Outside the definition of expenditure for this  purpose </td>

Excluded </td> </tr>

9 </td>

Provisions or promises to pay not yet realised </td>


Excluded </td> </tr> </tbody> </table>

If Councils are to be genuinely open about their activities, there should be no suppression of payments to a commercial entity listed in Companies House (or any other Companies register). Individual companies can chose to protect their tender submissions and other commercial data that they send to the Council from release under the Freedom of Information Act, however, there really should be no position where the simple fact of a payment is seen as commercially sensitive. Whilst the suppression of data on payments to companies as part of settlements is a common legal practice, Councils should do their utmost to resist activity which is so protectionist and undemocratic. Perhaps financing payments should be recorded separately, but it is hard to justify their exclusion from open publication.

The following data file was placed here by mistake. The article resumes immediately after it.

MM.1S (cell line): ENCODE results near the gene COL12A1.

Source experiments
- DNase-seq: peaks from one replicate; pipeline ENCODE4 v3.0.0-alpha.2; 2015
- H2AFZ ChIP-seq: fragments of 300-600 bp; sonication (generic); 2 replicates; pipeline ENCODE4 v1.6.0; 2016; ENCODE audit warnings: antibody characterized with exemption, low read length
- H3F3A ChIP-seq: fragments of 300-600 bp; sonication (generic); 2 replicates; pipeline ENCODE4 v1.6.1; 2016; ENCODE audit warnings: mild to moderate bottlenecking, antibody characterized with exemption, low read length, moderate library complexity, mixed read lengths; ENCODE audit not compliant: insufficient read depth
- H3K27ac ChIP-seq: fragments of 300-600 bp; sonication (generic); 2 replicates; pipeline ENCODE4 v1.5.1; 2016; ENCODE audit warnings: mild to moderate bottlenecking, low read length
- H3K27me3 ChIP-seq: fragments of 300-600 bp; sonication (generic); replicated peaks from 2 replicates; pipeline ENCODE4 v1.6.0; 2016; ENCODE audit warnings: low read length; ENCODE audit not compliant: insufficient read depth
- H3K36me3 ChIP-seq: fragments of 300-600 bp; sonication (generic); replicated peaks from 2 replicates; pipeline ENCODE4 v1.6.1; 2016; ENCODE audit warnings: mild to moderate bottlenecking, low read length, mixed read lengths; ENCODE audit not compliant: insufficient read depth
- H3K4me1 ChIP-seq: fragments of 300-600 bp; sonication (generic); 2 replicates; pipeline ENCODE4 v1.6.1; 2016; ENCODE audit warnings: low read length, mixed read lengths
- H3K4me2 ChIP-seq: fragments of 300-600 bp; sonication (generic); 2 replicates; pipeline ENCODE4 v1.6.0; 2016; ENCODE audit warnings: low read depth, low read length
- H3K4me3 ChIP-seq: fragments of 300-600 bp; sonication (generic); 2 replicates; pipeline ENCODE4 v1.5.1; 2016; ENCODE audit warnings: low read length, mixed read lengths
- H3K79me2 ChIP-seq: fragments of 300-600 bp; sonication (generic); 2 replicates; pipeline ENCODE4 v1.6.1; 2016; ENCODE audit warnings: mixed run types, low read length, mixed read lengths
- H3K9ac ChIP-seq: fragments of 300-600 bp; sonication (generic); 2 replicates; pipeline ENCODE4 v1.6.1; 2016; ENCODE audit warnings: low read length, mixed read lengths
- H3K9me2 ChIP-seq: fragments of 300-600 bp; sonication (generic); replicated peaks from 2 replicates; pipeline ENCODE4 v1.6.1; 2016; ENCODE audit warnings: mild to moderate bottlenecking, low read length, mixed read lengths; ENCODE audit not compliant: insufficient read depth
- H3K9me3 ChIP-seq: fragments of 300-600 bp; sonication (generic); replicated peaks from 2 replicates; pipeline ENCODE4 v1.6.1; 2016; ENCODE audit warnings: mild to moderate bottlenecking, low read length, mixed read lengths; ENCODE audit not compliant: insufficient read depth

Privacy for farmers receiving farm subsidies in EU

In 2010 the European Court of Justice ruled that mandatory disclosure of names of German recipients from EU farm subsidies amounted to a breach of their privacy. The ECJ decision has not been overturned since and has led to a substantial decrease in access to overall EU spending, due to the large share that the Common Agricultural Programme (CAP) occupy within the total budget. Much like the Barristers, these farms are commercial entities and the farms should be named on each transaction.

Whilst the need to protect individuals in receipt of non-commercial payments from Government, e.g. Housing Benefit or Pensions payments should be recognised, Open Spending believes that all commercial payments should be published openly. If individuals who receive monies from Government in exchange for services, or as part of a grant for a commercial enterprise need to remain anonymous, they can always choose to reject that payment.


The world is just getting used to the existence of open spending data, but as the data attracts increased usage governments will come under greater pressure to create dependable, consistent and accurate datasets. Now is the time to ensure that your data is correctly presented, free of data that may breach regulations and can be used by organisations like **Next**: [Other handy datasets](./other-handy-datasets) **Up**: [Appendix](../)